Wellness

7 Benefits of Keeping Couples Together in Assisted Living

Benefits of Keeping Couples Together In Assisted Living

Keeping Senior Couples Together

From the moment your parents met, they were inseparable. They used to tell you stories about all the things they used to do together and the places they used to go. But now, their differing care needs are making it harder for them to continue the lifestyle they’ve always enjoyed together. A move for mom is imminent, and dad is beside himself because he may have to live apart from her for the first time in years. What do you do when a situation like this occurs? Do you simply allow your parents to be separated or do you find a solution that can keep them together?

Tips to Protect Seniors During Flu Season

Protecting Seniors During Flu Season

Influenza, otherwise known as the flu, is a common viral infection that many people face during the dreaded “flu season” that occurs from around October until May. With symptoms including high fever, aching muscles, chills, sweating, headache, fatigue, nasal congestion, sore throat and dry coughing, this virus is no fun for anyone.

At-Home Exercises for Seniors with Dementia

Seniors with Dementia Benefit From Exercising At Home

At Home Exercises

Seniors who have Alzheimer’s disease or other forms of dementia often have trouble being in loud, crowded areas. When overwhelmed or overstimulated, they become agitated and restless and they may even start to wander. Many times, seniors with dementia prefer quiet, one-on-one interactions, which can make some everyday activities a little more difficult to partake in. One of these is exercise. Many gyms can be loud and full of strange noises that can confused loved ones with dementia, so that leaves it to us to find ways seniors can effectively exercise at home.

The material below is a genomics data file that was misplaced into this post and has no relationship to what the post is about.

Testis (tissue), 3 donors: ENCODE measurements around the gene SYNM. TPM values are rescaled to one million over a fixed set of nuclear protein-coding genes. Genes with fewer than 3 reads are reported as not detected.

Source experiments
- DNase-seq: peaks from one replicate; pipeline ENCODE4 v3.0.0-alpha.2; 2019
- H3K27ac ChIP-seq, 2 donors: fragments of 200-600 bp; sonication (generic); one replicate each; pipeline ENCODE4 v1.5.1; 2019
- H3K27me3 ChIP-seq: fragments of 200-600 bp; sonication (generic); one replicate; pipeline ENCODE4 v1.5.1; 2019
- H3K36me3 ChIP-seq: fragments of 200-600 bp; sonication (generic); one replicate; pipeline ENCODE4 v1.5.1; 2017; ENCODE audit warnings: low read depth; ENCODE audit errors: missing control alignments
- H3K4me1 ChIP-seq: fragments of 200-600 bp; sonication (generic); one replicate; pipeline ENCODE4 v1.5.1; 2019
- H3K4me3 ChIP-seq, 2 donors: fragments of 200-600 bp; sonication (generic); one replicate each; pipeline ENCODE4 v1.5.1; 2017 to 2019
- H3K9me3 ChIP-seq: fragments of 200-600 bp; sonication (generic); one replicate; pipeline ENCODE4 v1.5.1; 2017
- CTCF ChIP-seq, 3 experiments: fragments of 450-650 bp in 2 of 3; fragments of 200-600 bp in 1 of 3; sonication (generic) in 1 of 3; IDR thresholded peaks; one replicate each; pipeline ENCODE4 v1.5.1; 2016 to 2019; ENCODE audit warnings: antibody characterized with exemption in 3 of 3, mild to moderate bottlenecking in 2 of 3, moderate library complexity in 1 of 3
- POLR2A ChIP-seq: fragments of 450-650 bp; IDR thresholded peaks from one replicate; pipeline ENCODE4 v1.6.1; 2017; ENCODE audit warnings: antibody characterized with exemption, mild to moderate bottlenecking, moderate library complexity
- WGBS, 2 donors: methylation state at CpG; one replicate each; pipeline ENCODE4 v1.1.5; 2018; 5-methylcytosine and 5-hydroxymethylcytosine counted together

Wake Up to the Link Between Sleep and Dementia

Health Benefits of Spending Time Outdoors

Tips for Dealing with Changes in Nutritional Needs of Seniors

Coping with Caregiver Stress

Coping with Caregiver Stress

Being a full-time caregiver can be an extremely rewarding job. Knowing that you get to help your loved one through difficult times and be there for them when you are needed can make you feel good and helpful, however, it can also bring about some not-so-good symptoms. Those who are full-time caregivers are prone to more health problems and stress than those who are not caregivers. This is caused, most times, by neglecting their own well-being and focusing too much on the person that they are caring for.

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